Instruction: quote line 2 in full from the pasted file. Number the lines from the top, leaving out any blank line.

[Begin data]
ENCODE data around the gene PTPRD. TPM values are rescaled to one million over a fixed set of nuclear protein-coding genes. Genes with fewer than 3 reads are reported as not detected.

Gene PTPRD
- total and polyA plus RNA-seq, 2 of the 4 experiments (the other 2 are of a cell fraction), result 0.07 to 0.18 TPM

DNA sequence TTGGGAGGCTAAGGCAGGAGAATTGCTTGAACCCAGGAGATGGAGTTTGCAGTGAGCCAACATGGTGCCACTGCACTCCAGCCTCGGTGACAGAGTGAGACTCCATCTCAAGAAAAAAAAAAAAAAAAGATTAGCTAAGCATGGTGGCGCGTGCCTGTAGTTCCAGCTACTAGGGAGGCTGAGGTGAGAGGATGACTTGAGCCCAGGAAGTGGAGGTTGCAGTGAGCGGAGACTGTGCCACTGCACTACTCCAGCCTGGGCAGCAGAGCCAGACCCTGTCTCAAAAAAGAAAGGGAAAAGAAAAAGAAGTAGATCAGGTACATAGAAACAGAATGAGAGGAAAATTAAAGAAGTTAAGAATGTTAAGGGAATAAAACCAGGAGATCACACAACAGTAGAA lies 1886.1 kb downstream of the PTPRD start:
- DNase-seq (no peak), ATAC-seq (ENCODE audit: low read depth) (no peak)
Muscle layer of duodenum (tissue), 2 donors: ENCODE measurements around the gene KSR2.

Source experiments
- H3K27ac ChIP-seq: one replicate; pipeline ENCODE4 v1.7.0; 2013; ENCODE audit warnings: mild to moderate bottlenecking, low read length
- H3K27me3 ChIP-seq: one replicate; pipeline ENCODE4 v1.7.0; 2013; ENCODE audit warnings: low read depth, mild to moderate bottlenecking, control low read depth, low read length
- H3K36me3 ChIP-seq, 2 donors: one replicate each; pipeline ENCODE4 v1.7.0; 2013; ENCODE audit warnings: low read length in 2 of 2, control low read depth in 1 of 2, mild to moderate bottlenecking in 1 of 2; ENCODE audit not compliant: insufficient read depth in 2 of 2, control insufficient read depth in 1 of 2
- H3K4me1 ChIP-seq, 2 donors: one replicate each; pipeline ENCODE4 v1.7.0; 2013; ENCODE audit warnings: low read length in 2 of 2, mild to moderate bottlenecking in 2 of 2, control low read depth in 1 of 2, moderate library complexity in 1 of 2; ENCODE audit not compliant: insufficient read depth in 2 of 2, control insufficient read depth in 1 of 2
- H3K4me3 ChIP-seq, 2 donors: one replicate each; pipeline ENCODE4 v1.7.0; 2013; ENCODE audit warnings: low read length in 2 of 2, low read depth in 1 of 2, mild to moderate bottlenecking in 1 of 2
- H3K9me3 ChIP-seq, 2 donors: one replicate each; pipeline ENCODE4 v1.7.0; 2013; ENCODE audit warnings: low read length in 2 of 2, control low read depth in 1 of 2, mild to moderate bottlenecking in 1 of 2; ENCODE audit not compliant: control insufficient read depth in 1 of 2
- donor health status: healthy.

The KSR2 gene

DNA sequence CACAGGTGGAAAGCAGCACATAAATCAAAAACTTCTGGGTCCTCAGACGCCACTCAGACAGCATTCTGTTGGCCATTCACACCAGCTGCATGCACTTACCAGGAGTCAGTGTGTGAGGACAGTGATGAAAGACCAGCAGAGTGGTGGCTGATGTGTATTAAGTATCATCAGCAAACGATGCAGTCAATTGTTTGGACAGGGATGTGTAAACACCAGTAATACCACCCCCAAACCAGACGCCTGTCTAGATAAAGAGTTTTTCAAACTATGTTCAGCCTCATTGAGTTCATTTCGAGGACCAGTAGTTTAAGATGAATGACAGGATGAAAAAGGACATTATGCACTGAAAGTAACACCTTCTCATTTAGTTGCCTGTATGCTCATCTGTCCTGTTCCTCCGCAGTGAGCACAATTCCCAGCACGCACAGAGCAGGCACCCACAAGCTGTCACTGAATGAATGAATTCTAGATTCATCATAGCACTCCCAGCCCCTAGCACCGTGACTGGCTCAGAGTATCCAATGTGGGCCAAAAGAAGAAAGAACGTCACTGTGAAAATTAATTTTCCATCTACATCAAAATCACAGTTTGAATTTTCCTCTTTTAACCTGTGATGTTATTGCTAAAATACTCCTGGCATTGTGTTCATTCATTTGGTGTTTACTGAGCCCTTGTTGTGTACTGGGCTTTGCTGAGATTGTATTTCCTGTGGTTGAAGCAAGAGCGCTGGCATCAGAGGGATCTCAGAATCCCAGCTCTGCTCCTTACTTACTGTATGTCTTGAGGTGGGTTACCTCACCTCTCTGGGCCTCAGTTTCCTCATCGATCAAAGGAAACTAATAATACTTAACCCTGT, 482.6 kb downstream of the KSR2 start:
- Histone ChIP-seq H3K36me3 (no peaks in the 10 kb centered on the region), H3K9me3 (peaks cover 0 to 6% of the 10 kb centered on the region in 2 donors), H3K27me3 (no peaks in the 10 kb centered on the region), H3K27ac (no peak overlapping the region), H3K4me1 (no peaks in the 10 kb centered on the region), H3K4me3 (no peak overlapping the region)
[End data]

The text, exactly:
Gene PTPRD